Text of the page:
Tag Archives: disease

Heart Disease Still Deadly for African-American Women |


Leading members of the medical community, representing the National Heart, Lung and Blood Institute or the Association of Black Cardiologists, along with two women of color — both survivors of various manifestations of heart disease — engaged with editors and publishers from across the U.S., respected members of the Black or Hispanic media, during an informative afternoon session of vital importance to their readers, “Healthy Hearts in Every Community: Partnering with Media to Advance Prevention, Treatment and Research,” held earlier this year at the Harvard Club of New York City. (D. Kevin McNeir/The Washington Informer)

The future remains uncertain for the Affordable Care Act (ACA) which opened the door for a major overhaul of the U.S. health care system with President Barack Obama’s…

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PSA aimed at African Americans highlights kidney disease and organ donation


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The Big Ask: The Big Give, Tracy McKibben & Dr. Velma Scantlebury-White, MD

April is National Donate Life Month and National Minority Health Month and the New York-based National Kidney Foundation recently released a public-service announcement targeted to African- Americans to foster awareness of kidney disease and organ donation.

The 60-second PSA features two prominent African-American women involved in fighting kidney disease: Kidney transplant surgeon, Velma Scantlebury-White, M.D., America’s first African-American, female, transplant surgeon, and New York business executive Tracy McKibben, who donated a kidney to her mother. There is also a four-minute video featuring McKibben and Scantlebury-White.

“One of the things we battle with is getting…

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Nasopharyngeal Microbiome and Respiratory Disease in African Children



This project is under the H3Africa Initiative which aims to facilitate a contemporary research approach to the study of genomics and environmental determinants of common diseases with the goal of improving the health of African populations. To accomplish this, the H3Africa Initiative assists in the …
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Less heart disease, stroke in immigrants than in U.S.-born | News


By Anne Harding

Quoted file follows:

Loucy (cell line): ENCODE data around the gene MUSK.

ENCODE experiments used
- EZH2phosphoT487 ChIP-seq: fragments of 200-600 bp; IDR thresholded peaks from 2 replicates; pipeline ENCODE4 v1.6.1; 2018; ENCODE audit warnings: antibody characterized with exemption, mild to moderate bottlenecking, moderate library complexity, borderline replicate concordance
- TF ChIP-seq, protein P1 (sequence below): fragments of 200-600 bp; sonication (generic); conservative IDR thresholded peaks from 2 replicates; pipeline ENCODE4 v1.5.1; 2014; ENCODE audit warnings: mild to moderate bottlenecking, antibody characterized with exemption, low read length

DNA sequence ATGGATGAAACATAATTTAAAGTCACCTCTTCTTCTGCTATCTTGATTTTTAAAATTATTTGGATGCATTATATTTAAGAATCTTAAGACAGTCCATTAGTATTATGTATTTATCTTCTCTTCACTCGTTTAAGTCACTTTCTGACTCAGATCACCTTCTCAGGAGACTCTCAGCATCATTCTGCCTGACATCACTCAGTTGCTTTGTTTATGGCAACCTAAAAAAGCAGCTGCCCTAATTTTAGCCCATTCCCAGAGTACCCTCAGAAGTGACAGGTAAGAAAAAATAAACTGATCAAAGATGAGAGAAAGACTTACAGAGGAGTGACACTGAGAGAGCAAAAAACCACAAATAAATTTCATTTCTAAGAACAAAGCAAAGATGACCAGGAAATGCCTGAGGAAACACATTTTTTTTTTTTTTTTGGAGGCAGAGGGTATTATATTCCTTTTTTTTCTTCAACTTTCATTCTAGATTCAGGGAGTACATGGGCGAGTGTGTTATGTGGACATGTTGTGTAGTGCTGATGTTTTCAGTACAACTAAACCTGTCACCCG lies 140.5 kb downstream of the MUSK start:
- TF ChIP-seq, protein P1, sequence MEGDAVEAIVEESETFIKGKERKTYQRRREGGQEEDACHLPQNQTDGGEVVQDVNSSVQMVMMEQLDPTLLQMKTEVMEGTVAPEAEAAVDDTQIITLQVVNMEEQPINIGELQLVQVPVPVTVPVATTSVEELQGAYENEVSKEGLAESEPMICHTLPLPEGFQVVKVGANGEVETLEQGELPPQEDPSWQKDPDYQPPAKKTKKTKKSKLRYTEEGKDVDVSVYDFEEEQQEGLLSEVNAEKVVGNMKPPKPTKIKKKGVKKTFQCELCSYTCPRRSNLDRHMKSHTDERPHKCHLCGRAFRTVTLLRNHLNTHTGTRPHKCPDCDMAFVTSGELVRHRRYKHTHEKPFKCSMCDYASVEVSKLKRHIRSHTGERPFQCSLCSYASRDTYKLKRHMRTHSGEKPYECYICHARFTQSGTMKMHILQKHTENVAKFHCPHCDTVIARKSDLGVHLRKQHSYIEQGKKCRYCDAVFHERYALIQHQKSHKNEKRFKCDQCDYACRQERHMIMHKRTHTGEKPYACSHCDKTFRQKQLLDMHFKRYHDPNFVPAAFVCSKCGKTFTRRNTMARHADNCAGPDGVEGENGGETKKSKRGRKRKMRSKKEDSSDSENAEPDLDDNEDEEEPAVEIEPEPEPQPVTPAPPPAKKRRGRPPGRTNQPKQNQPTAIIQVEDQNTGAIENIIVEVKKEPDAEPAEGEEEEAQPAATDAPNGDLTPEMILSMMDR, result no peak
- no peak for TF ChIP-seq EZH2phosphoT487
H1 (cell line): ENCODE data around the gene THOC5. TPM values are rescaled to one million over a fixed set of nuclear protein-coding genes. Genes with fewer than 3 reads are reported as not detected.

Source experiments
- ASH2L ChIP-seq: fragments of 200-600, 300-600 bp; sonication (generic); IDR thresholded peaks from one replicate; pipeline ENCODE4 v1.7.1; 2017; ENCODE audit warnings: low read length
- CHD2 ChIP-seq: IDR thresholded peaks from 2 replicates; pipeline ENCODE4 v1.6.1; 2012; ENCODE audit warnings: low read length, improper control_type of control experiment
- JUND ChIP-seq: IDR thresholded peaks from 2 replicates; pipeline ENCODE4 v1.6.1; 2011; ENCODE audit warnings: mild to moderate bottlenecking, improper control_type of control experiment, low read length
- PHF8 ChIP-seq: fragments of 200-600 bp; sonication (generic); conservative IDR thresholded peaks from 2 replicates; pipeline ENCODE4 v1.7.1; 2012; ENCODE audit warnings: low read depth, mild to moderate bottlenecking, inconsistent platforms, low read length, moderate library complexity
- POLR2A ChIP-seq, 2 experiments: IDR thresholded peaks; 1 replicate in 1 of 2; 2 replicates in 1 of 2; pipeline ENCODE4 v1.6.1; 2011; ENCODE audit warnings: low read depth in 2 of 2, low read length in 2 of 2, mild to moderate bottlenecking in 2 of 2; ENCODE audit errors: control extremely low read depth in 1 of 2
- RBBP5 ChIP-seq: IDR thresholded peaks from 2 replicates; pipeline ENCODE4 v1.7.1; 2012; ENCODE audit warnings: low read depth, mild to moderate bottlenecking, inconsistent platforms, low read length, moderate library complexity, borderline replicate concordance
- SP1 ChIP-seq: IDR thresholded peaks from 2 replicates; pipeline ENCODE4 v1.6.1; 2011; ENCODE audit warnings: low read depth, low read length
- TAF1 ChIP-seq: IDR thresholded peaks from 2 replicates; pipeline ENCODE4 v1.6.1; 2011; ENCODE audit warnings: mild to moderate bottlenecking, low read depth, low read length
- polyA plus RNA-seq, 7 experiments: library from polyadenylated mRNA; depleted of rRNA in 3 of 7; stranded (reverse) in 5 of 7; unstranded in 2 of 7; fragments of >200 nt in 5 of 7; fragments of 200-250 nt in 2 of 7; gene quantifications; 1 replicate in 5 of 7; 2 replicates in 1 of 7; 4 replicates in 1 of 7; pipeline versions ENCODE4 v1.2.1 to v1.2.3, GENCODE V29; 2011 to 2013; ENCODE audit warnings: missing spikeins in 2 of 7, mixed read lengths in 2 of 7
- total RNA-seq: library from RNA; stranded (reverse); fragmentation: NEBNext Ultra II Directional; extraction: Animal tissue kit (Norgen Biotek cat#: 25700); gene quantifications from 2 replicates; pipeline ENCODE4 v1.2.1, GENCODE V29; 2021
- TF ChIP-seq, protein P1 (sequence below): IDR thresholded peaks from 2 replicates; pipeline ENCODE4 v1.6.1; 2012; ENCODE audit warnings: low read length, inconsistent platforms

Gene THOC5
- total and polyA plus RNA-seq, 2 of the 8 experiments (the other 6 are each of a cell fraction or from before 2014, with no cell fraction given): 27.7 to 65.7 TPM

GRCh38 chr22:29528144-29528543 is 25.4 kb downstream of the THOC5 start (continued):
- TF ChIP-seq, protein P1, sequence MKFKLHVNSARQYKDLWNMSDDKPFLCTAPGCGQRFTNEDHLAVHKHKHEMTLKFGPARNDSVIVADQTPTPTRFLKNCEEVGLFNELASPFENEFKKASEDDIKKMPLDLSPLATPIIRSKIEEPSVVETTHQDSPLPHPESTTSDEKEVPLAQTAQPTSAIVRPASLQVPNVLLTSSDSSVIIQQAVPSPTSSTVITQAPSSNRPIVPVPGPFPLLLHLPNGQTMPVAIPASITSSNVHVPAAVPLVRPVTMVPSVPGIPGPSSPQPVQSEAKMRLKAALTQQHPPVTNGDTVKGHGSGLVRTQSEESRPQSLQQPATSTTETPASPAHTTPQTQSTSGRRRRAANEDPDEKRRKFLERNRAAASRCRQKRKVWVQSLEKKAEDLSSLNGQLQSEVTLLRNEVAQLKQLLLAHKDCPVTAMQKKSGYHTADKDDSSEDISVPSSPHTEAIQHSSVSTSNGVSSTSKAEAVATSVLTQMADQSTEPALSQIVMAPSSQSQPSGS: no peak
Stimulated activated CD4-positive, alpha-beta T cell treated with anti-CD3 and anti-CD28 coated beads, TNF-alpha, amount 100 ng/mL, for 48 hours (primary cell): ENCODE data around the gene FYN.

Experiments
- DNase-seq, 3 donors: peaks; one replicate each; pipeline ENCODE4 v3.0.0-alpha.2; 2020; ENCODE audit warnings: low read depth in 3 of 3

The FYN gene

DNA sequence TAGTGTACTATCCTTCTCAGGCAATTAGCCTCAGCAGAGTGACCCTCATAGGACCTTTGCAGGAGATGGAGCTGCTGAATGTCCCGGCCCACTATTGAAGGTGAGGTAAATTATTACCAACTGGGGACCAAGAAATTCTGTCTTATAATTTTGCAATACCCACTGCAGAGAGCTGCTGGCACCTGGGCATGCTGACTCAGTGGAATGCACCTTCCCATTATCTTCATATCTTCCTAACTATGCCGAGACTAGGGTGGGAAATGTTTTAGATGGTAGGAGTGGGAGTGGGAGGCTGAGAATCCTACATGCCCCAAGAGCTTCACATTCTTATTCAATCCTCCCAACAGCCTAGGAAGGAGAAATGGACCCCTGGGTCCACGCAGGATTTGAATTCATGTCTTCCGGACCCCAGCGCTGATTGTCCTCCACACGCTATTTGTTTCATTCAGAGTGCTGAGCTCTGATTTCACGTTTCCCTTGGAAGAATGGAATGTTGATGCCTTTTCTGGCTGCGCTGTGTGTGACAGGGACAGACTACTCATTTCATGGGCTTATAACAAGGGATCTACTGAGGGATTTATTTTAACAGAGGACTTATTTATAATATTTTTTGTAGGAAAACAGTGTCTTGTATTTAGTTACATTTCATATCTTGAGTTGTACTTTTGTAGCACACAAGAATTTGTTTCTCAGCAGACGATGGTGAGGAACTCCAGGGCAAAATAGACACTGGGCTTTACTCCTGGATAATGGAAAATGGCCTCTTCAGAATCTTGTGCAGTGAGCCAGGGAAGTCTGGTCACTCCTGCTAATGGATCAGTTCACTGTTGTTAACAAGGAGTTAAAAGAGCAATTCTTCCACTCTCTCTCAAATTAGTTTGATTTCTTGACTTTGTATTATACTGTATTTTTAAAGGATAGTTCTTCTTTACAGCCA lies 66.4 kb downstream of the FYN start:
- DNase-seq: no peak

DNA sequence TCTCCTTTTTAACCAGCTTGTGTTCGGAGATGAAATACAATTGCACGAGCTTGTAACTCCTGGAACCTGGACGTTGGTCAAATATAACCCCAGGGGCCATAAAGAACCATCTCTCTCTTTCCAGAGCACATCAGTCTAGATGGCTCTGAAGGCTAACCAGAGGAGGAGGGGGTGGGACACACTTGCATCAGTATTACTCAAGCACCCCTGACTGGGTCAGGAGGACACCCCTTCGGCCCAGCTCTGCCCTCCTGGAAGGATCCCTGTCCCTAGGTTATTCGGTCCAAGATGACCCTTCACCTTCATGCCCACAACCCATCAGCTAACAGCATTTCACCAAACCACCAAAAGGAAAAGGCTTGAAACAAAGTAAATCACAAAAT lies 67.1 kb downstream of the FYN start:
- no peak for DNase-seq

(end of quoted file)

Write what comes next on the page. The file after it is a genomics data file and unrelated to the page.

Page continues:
(Reuters Health) – People living in the U.S. but born elsewhere may have lower risk for heart disease and stroke than their native-born neighbors, suggests a new study.

Foreign-born residents had a range of risks, however. Women from Europe and men from Africa or South America had the lowest stroke rates compared to U.S.-born peers. Heart disease rates were lowest among men and women from Asia, the Caribbean, Central America and Mexico and highest among men from the Indian Subcontinent and Europe.

Heart disease is the top cause of death in the U.S., and stroke is the fifth-leading cause, the study team points out in the Journal of the American Heart Association.

Past research has suggested that U.S. residents…

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African Americans and Kidney Disease during National Minority Health Month


For many, spring marks a fresh start. Yet for others, as April – National Donate Life Month and National Minority Health Month – begins, it’s a reminder of the staggering reality and ratio that African Americans are at least three times more likely than Whites to develop end-stage renal disease, most commonly known as kidney failure. This lingering health crisis, its urgency, and the need to solve the problem through living kidney donations versus years of dialysis, are the focal points of a new 60-second video public service announcement produced by the National Kidney Foundation (NKF) as part of THE BIG ASK: THE BIG GIVE platform.

The PSA features two prominent African American women dedicated to fighting kidney disease: Kidney transplant surgeon Velma Scantlebury-White, MD,…

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African Americans Face Higher Risk of Kidney Disease, Report Says |


African Americans constitute more than 35 percent of all patients in the U.S. receiving dialysis for kidney failure. (Courtesy of Baltimore.gov)

The National Kidney Foundation has found that because of high rates of diabetes, high blood pressure and heart disease, African Americans have an increased risk of developing kidney failure.

Foundation officials said African Americans need to be aware of these risk factors and visit their doctor or clinic regularly to check their blood sugar, blood pressure, urine protein and kidney function.

Tests reveal that African Americans suffer from kidney failure at a significantly higher rate than whites — more than 3 times higher. African Americans constitute more than 35 percent of all patients in the U.S. receiving dialysis for kidney failure, but only…

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